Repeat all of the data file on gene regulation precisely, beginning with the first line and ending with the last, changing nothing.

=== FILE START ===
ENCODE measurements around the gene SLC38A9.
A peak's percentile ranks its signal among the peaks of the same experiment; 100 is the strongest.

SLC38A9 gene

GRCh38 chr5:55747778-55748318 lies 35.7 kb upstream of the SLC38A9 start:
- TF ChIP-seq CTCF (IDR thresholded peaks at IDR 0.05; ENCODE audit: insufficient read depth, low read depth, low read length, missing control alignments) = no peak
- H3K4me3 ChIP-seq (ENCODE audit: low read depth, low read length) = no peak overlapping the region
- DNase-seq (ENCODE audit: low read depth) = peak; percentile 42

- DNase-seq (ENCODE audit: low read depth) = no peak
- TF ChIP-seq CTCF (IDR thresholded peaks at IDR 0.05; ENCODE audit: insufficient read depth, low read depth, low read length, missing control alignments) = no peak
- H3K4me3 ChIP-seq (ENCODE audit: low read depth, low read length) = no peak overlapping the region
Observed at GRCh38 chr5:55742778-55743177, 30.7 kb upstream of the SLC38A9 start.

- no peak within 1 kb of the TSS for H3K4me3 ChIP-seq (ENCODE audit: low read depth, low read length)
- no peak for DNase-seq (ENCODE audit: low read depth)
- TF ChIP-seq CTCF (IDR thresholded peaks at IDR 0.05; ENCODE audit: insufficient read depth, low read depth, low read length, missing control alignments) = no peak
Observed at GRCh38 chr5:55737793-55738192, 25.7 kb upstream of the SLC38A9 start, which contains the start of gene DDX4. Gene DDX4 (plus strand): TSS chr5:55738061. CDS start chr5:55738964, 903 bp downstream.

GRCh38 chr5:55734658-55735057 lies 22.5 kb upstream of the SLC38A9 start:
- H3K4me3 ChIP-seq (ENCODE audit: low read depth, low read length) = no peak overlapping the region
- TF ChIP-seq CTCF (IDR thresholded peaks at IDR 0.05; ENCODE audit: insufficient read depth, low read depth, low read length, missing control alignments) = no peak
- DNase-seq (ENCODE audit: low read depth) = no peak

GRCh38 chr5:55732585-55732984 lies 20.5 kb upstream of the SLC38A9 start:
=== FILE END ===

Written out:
ENCODE measurements around the gene SLC38A9.
A peak's percentile ranks its signal among the peaks of the same experiment; 100 is the strongest.

SLC38A9 gene

GRCh38 chr5:55747778-55748318 lies 35.7 kb upstream of the SLC38A9 start:
- TF ChIP-seq CTCF (IDR thresholded peaks at IDR 0.05; ENCODE audit: insufficient read depth, low read depth, low read length, missing control alignments) = no peak
- H3K4me3 ChIP-seq (ENCODE audit: low read depth, low read length) = no peak overlapping the region
- DNase-seq (ENCODE audit: low read depth) = peak; percentile 42

- DNase-seq (ENCODE audit: low read depth) = no peak
- TF ChIP-seq CTCF (IDR thresholded peaks at IDR 0.05; ENCODE audit: insufficient read depth, low read depth, low read length, missing control alignments) = no peak
- H3K4me3 ChIP-seq (ENCODE audit: low read depth, low read length) = no peak overlapping the region
Observed at GRCh38 chr5:55742778-55743177, 30.7 kb upstream of the SLC38A9 start.

- no peak within 1 kb of the TSS for H3K4me3 ChIP-seq (ENCODE audit: low read depth, low read length)
- no peak for DNase-seq (ENCODE audit: low read depth)
- TF ChIP-seq CTCF (IDR thresholded peaks at IDR 0.05; ENCODE audit: insufficient read depth, low read depth, low read length, missing control alignments) = no peak
Observed at GRCh38 chr5:55737793-55738192, 25.7 kb upstream of the SLC38A9 start, which contains the start of gene DDX4. Gene DDX4 (plus strand): TSS chr5:55738061. CDS start chr5:55738964, 903 bp downstream.

GRCh38 chr5:55734658-55735057 lies 22.5 kb upstream of the SLC38A9 start:
- H3K4me3 ChIP-seq (ENCODE audit: low read depth, low read length) = no peak overlapping the region
- TF ChIP-seq CTCF (IDR thresholded peaks at IDR 0.05; ENCODE audit: insufficient read depth, low read depth, low read length, missing control alignments) = no peak
- DNase-seq (ENCODE audit: low read depth) = no peak

GRCh38 chr5:55732585-55732984 lies 20.5 kb upstream of the SLC38A9 start: